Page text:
Michelle Bockstruck, Lynnell Patton

From left, Michelle Bockstruck, Lynnell Patton, Dr. Ana Maria Arbelaez, Melissa Sicard, Melanie Bryan, Amanda Ingram stand with the Healthy Kids Express Diabetes Mobile Unit. The medically equipped bus provides accessible, comprehensive and individualized health care to the most vulnerable children and adolescents in the region.

Word in black HEALTH

Pediatric diabetes can affect every aspect of a child’s life, including academic performance, social interactions, and emotional well-being, according to St. Louis Children’s Hospital.

Successful diabetes management requires ongoing education, support, and resources from a medical team. 

The Healthy Kids Express Diabetes Mobile Unit, a collaborative effort between St. Louis Children’s Hospital and Washington University School of Medicine, brings this important care directly to children who need it most. 

“I want to make sure that you recognize that pediatric diabetes is actually one of the top chronic diseases affecting children nowadays [and] the numbers are rising,” Dr. Ana María Arbeláez, chief of the Children’s Hospital division of pediatric endocrinology and diabetes, said.

“We understand as a pediatric project, and as pediatricians, that successful self-management of diabetes is critical to prevent both short and long-term life-threatening complications.”

The first-of-its-kind mobile pediatric diabetes unit provides accessible, comprehensive, and individualized health care to the most vulnerable children and adolescents in the region who are living with diabetes and diabetes risk. 

“This is truly a magical bus,” Arbeláez said. “Thanks to all of our partners and friends [from] St. Louis Children's Hospital, and to the Washington University School of Medicine, which have committed to establishing this diabetes mobile unit to provide healthcare to the most vulnerable children, and adolescents living with diabetes, pre-diabetes and obesity in a region.”

Each week, the mobile unit travels throughout the community visiting schools, including Hoech Middle School, allowing staff to provide follow-up visits as well as education about prevention, nutrition, and disease management.

“I think it's the embodiment of partnership; St. Louis Children's Hospital and Washington University School of Medicine, our department of pediatrics, have a longstanding history of working together, and so we're definitely very used to solving for these types of clinical needs,” Tesh Jewell, Vice President of Ambulatory & Clinical Support Services at St. Louis Children’s Hospital, said.

“It’s amazing when you can really embrace our community leaders and partners, our foundation partners, and really start to say, here's what we would like to achieve, and watch all of these different individuals contribute in such a meaningful way.”

It is vital to educate children on diabetes because its impact on the African American community is often twice that of other groups of Americans.

According to the Department of Health and Human Service Office of Minority Health:

  • In 2019, non-Hispanic Blacks were twice as likely as non-Hispanic whites to die from diabetes.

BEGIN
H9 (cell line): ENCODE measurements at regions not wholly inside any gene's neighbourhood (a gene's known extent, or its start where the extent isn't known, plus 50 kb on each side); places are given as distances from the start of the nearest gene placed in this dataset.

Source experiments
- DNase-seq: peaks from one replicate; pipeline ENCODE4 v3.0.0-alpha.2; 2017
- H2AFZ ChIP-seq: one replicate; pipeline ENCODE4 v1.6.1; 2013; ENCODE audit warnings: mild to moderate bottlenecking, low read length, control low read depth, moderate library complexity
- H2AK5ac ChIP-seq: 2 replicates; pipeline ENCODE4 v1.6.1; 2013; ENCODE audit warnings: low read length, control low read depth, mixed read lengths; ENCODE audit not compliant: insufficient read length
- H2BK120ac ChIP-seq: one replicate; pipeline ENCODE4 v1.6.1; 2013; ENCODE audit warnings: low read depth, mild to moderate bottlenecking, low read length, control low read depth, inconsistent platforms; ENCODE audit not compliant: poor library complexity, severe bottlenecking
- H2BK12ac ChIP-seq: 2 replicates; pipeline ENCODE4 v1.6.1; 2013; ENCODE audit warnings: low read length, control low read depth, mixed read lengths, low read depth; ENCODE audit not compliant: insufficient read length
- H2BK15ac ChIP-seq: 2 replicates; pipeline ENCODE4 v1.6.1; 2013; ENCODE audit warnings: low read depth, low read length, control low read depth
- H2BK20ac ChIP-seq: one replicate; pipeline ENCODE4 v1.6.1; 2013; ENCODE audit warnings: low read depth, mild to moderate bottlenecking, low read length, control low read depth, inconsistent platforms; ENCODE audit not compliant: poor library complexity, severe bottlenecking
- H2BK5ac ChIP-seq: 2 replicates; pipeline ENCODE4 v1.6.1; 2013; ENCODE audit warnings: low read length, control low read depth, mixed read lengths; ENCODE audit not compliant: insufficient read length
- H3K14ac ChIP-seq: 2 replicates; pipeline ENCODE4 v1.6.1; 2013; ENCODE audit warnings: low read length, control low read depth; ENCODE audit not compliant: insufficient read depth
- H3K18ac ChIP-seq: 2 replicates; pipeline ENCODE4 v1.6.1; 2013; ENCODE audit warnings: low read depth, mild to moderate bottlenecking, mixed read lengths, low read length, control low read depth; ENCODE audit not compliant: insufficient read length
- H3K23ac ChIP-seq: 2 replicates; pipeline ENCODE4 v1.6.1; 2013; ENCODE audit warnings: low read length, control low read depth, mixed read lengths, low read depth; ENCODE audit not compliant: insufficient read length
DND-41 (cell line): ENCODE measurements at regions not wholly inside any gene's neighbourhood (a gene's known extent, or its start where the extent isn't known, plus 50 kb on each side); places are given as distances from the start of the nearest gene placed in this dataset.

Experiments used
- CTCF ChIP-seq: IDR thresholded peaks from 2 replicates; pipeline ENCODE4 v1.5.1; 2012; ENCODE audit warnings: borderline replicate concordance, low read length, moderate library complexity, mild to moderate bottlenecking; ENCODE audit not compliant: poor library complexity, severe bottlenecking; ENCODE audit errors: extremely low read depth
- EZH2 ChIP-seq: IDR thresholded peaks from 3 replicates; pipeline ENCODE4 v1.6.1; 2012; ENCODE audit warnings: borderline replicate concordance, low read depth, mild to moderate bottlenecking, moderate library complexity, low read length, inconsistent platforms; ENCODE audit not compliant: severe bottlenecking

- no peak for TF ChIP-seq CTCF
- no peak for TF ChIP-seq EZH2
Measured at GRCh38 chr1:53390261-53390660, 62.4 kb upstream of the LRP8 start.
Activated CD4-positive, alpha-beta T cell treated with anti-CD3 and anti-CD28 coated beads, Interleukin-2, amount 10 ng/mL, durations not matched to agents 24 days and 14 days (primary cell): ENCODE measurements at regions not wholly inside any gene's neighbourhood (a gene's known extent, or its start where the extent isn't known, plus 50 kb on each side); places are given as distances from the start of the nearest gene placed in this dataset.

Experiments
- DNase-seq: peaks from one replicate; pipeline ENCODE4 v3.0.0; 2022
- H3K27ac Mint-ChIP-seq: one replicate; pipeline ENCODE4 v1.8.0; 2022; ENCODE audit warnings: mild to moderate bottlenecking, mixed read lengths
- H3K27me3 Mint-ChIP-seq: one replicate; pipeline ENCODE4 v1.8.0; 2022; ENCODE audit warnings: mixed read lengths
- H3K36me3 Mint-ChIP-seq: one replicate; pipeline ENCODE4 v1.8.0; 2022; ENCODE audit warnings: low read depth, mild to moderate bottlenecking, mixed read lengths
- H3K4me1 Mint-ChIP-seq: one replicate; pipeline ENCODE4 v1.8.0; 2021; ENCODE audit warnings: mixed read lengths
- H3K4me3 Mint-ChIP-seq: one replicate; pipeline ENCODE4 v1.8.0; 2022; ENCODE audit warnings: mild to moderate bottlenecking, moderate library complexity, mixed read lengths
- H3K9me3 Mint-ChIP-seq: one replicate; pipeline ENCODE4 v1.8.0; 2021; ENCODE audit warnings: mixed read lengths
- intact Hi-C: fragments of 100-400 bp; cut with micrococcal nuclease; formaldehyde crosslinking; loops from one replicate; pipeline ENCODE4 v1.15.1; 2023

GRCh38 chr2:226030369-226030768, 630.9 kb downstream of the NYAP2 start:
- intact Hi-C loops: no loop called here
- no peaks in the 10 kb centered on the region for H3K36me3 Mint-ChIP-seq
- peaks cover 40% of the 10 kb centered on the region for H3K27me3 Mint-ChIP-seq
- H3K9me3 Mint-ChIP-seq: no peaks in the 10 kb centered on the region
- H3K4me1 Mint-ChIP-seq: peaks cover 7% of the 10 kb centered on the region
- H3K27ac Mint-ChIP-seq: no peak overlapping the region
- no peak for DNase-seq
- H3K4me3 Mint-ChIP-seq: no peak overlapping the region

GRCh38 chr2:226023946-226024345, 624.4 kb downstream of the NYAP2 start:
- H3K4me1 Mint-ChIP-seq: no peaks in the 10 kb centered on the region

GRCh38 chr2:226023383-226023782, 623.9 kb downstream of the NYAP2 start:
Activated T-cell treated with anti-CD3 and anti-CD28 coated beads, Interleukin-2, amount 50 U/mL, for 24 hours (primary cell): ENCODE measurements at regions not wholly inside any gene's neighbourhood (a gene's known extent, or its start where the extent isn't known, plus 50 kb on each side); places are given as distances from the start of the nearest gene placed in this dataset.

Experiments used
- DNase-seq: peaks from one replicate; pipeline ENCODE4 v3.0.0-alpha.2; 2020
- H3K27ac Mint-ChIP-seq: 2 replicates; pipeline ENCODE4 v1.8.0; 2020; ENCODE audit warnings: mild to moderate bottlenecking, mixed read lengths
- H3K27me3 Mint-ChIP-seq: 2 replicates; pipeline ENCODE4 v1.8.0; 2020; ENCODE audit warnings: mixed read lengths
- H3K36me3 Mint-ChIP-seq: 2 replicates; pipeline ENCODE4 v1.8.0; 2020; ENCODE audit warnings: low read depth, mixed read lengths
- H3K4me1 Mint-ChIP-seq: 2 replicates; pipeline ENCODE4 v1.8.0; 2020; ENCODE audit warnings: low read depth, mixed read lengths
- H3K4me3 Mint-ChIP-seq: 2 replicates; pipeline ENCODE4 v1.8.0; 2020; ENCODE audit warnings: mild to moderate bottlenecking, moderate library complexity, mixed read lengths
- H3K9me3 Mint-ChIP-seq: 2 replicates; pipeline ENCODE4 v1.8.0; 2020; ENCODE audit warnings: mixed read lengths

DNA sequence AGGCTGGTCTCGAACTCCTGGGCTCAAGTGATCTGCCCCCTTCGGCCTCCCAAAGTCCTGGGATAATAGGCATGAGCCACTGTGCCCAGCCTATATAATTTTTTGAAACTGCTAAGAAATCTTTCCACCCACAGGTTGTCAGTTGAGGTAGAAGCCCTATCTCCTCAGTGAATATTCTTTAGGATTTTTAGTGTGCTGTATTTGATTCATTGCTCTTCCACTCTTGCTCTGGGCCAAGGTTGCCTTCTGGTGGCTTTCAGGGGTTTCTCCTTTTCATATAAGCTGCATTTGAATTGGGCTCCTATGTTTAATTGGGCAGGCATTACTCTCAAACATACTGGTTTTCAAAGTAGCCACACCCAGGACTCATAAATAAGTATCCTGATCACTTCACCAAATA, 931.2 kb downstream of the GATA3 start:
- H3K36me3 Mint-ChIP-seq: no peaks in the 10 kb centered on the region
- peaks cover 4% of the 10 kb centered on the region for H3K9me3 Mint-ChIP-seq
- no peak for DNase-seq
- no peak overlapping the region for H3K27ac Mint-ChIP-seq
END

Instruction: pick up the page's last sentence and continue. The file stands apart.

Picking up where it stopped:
• In 2018, African American adults were 60 percent more likely than non-Hispanic white adults to be diagnosed with diabetes by a physician.

  • In 2019, non-Hispanic Blacks were 2.5 times more likely to be hospitalized with diabetes and associated long-term complications than non-Hispanic whites.

  • In 2019, non-Hispanic Blacks were 3.2 times more likely to be diagnosed with end stage renal disease as compared to non-Hispanic whites.

The Healthy Kids Express Diabetes team is already underway in the community. Nurses are embedded with community health workers in schools where kids have the highest diabetes risk. Also, more than 250 school nurses with advanced training in the identification and management of kids with diabetes or pre-diabetes engage in the initiative.

“For just a few minutes today, we get to pause, be present, and recognize the magnitude that we can accomplish together through our collective efforts through a shared vision,” Jewell said. “We are able to bring necessary diabetes care to our community's children, significantly improving lives so that they can learn, grow, and simply be kids.”

St. Louis Children’s Hospital’s Healthy Kids Express program is part of BJC HealthCare’s commitment to community health improvement, an initiative that seeks to eliminate health disparities in the region by providing education, resources, and support to communities that have historically been under-resourced. 

Dr. Chris Kilbride, Ritenour School District superintendent, said, “we have three goals in the Ritenour School district: every child meeting their personal academic goals, 100% of students being prepared for college and career, and then students meeting the 90% attendance standard.

“We know that if students are not well, if we don't have the wraparound support, whether it be food insecurity, whether it be pediatric health, whether it be mental health, we won't reach our district goals.”

He also spoke about the power of partnership, which is bringing resources to the community.

“This partnership is critical in our work to support every student every day, and I'm just so thankful to live and work in a community where we're committed to meeting all those needs,” Kilbride said.

“The board has bought into serving the whole child. The district leadership has bought in to serving the whole child as we're pushing for academic gains. If students and families cannot get to the medical services, then why are we not bringing those services to them? I just appreciate all that you've done.”

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